Wisconsin attorneys seeking to bring an action for damages in a libel, assault, or false imprisonment case may soon have another year to do so.
The Senate and Assembly have passed legislation that would extend the statute of limitations for intentional torts from two to three years, consistent with the limitations period for negligent torts.
Senate Bill 182 and Assembly Bill 354 are awaiting Gov. Jim Doyle’s signature.
Plaintiff’s lawyer Kevin Lonergan said the changes will eliminate confusion, especially in cases which may present opportunity for both types of claims, such as a bar fight.
He said it’s not unusual to have a situation where a bar patron commits an intentional act such as punching another person, but the establishment could also be negligent for providing inadequate security.
In those cases, said Lonergan, of Herrling Clark Law Firm Ltd., it can be difficult to bring both claims at the same time, especially since the victim of the intentional act often waits until after criminal proceedings conclude to file a civil suit.
“That delays the decision to go see an attorney and [as a result] that person may lose the opportunity to seek a remedy,” he said.
The change could also help avoid attempts to blur the line between the two claims, suggested defense attorney Ronald G. Pezze, Jr.
Pezze said he’s been involved in cases where a plaintiff was barred from bringing an intentional tort claim because the two-year period had expired, and then tried to present the claim as a negligence action.
But “pleading it as a negligent act doesn’t convert it into intentional,” Pezze said. “Someone punching another person isn’t a negligent act.”
Pezze, of Peterson, Johnson & Murray SC, said the two-year time period for intentional torts was originally designed to make it easier for the defense to track down important evidence and witnesses.
But in his experience, the shorter statute of limitations hasn’t made much difference.
“As a practical matter, those of us that practice in this area have not found more witnesses or better evidence simply because there was a two-year statute of limitations, versus three,” he said.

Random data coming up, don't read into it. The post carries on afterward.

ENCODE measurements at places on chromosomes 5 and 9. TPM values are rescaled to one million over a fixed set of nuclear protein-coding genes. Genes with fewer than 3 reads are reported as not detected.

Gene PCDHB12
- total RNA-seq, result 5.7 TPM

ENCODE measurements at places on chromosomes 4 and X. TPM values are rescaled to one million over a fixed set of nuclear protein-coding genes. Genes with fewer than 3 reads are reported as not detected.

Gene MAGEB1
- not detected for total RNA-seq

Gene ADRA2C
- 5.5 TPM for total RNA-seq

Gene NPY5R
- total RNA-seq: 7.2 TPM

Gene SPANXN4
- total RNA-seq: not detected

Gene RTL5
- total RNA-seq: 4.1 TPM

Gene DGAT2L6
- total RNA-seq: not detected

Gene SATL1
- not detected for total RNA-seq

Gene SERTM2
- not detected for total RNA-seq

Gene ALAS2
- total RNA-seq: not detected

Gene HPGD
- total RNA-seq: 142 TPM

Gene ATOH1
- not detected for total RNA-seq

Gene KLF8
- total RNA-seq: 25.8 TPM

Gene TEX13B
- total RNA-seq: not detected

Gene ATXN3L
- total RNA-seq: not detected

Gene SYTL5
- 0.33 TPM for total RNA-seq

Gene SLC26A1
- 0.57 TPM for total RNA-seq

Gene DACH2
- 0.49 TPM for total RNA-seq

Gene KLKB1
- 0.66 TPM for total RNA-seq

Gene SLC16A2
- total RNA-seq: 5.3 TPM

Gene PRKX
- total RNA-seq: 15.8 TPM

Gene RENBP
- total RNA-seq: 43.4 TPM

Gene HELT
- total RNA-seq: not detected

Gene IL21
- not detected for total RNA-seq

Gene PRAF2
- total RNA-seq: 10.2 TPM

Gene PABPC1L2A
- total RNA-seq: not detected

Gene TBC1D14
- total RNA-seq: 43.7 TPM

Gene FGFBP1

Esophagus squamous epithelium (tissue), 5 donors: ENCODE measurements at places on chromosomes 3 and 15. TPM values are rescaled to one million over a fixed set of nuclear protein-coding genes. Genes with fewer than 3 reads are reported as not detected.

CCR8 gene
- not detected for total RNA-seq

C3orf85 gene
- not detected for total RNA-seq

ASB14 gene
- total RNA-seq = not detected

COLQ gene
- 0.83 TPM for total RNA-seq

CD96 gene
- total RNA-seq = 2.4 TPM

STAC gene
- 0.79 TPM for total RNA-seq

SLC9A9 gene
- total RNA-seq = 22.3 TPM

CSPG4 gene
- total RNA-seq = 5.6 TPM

Neither the plaintiffs’ nor the defense bar expect a flood of new cases.
Plaintiff’s attorney Frank T. Pasternak noted that the majority of cases are negligence claims and that many people who commit intentional torts are judgment-proof.
“I would not say this will open the floodgates by any means,” said Pasternak, of Pasternak & Zirgibel SC.
But the change should make it less likely that an attorney will miss the deadline for filing an intentional tort claim, he noted, which will mean fewer malpractice cases.
Defense attorney Patrick W. Brennan of Crivello Carlson SC said uniformity will benefit both sides.
“You never know how certain kinds of activity will be considered down the road,” he said. “Having both negligence and intentional claims wrapped up in the same statute of limitations prevents a trap for the unwary.”
A separate piece of legislation that seeks to extend the statute of limitations for medical malpractice cases involving state-run institutions is currently awaiting a Senate committee vote on Feb. 4.
Senate Bill 127 would eliminate the current 180-day period during which patients treated by a medical professional at a state or governmental body must notify the entity of a medical malpractice claim. The new statute of limitations would be three years, consistent with that for med-mal claims against privately run health systems.
According to attorney Barbara J. Zabawa, chair of the State Bar of Wisconsin Health Law Section Board, the impact “depends on what is considered a state or publicly-operated facility.”
A spokesperson from co-sponsor Sen. Fred Risser’s office said the bill is primarily designed to cover health care professionals within the University of Wisconsin system.
Risser introduced the bill after he was contacted by a constituent. The constituent’s daughter died while under the care of UW health care professionals and the timeline to file a medical malpractice claim had expired.
Zabawa said she expects an increase in claims if the bill passes, because patients will have more time to determine if they have a case.
It can “take a long time to decide if a case is worthwhile and figure out if you want to pursue it,” she noted.